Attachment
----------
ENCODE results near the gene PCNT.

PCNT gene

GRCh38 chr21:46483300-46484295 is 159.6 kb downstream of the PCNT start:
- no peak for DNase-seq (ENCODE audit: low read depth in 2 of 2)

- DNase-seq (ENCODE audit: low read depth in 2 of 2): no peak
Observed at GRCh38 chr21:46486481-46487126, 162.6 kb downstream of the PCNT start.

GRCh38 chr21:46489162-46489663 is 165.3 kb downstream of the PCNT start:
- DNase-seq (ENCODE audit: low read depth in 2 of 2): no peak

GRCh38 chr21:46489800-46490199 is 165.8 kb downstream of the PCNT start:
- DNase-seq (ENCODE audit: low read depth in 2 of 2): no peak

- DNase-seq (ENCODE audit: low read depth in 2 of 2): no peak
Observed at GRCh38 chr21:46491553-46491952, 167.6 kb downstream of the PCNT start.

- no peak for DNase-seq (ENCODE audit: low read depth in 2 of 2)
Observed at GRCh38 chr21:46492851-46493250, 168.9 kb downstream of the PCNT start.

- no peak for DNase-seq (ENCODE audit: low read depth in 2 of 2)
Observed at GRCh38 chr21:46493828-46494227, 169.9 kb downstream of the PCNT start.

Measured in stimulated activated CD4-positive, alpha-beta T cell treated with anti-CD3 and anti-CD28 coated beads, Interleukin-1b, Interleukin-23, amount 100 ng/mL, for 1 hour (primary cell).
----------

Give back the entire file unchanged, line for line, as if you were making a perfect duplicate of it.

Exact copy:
ENCODE results near the gene PCNT.

PCNT gene

GRCh38 chr21:46483300-46484295 is 159.6 kb downstream of the PCNT start:
- no peak for DNase-seq (ENCODE audit: low read depth in 2 of 2)

- DNase-seq (ENCODE audit: low read depth in 2 of 2): no peak
Observed at GRCh38 chr21:46486481-46487126, 162.6 kb downstream of the PCNT start.

GRCh38 chr21:46489162-46489663 is 165.3 kb downstream of the PCNT start:
- DNase-seq (ENCODE audit: low read depth in 2 of 2): no peak

GRCh38 chr21:46489800-46490199 is 165.8 kb downstream of the PCNT start:
- DNase-seq (ENCODE audit: low read depth in 2 of 2): no peak

- DNase-seq (ENCODE audit: low read depth in 2 of 2): no peak
Observed at GRCh38 chr21:46491553-46491952, 167.6 kb downstream of the PCNT start.

- no peak for DNase-seq (ENCODE audit: low read depth in 2 of 2)
Observed at GRCh38 chr21:46492851-46493250, 168.9 kb downstream of the PCNT start.

- no peak for DNase-seq (ENCODE audit: low read depth in 2 of 2)
Observed at GRCh38 chr21:46493828-46494227, 169.9 kb downstream of the PCNT start.

Measured in stimulated activated CD4-positive, alpha-beta T cell treated with anti-CD3 and anti-CD28 coated beads, Interleukin-1b, Interleukin-23, amount 100 ng/mL, for 1 hour (primary cell).